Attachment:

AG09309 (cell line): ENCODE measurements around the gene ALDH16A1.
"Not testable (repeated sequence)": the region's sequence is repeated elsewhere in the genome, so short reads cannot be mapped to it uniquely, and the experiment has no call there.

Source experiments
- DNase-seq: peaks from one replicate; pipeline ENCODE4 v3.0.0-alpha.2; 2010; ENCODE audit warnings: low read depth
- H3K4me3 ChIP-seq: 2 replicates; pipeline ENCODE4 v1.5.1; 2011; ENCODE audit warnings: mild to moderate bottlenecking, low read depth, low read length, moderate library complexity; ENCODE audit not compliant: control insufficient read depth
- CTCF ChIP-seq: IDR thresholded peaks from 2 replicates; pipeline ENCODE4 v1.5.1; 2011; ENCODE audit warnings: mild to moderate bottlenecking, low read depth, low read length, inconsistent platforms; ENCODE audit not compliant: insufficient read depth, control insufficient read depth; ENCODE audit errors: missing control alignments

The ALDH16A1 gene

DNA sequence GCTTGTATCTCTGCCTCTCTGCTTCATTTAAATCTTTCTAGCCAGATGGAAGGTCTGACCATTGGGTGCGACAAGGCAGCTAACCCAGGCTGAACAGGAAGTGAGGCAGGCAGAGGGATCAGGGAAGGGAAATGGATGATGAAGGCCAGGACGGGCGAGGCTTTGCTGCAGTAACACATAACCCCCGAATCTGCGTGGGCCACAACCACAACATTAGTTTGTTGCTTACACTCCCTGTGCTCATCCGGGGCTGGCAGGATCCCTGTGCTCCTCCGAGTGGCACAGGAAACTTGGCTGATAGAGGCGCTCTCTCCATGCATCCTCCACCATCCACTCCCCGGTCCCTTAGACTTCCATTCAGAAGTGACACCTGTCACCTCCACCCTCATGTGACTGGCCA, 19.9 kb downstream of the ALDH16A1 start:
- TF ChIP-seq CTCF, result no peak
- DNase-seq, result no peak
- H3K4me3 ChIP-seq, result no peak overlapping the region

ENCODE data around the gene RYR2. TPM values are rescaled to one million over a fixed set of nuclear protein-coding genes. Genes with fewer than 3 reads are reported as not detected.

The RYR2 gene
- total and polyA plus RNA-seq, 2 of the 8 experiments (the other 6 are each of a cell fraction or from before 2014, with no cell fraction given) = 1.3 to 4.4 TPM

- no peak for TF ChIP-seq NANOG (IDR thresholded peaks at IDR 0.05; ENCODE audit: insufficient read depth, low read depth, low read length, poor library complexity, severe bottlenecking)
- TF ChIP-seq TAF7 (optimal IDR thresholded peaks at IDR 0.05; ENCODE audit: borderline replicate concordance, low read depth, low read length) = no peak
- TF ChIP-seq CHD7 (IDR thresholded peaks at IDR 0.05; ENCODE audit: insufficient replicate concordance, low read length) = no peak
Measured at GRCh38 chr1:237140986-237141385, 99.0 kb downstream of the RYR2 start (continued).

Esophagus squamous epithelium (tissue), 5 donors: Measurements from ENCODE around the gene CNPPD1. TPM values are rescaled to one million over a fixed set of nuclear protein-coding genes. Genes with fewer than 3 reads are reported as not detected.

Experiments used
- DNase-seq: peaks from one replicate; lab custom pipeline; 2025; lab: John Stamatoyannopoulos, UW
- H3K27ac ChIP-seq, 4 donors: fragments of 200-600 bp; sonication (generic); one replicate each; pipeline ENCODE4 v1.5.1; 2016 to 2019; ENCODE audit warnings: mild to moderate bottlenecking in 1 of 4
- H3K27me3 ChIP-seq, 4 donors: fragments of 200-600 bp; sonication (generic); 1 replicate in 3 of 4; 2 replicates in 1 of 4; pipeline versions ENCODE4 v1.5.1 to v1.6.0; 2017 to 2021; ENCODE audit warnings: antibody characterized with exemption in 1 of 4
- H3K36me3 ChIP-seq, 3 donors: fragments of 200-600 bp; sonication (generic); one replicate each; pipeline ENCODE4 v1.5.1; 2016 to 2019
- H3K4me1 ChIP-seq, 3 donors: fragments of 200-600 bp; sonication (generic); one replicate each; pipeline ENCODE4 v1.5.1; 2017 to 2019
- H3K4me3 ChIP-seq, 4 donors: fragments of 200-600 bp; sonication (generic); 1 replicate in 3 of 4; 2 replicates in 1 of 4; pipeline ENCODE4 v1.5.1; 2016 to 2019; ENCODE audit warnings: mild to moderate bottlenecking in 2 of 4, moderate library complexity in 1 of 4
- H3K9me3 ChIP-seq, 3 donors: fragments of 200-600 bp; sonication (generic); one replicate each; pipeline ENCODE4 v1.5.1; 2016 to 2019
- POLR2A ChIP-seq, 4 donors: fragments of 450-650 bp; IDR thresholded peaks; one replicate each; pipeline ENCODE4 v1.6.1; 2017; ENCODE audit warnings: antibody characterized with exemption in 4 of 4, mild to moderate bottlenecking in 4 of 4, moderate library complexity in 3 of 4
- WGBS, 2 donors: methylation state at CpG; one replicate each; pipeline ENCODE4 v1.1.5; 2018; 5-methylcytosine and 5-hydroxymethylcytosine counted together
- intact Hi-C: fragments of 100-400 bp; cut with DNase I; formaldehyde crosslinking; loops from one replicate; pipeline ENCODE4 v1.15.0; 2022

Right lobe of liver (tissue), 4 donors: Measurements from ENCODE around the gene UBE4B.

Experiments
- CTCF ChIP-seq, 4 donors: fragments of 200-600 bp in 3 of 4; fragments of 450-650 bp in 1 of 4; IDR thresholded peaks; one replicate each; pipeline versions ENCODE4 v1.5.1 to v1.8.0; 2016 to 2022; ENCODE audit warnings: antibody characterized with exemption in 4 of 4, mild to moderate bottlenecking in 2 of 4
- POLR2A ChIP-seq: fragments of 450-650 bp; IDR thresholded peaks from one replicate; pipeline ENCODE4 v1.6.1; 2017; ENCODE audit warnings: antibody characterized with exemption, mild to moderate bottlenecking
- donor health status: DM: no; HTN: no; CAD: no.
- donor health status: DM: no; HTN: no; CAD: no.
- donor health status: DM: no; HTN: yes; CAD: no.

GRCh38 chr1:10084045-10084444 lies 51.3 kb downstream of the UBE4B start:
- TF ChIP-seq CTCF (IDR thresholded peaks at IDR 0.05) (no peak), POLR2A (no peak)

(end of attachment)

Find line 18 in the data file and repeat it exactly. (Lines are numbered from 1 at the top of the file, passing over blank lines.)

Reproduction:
Measured at GRCh38 chr1:237140986-237141385, 99.0 kb downstream of the RYR2 start (continued).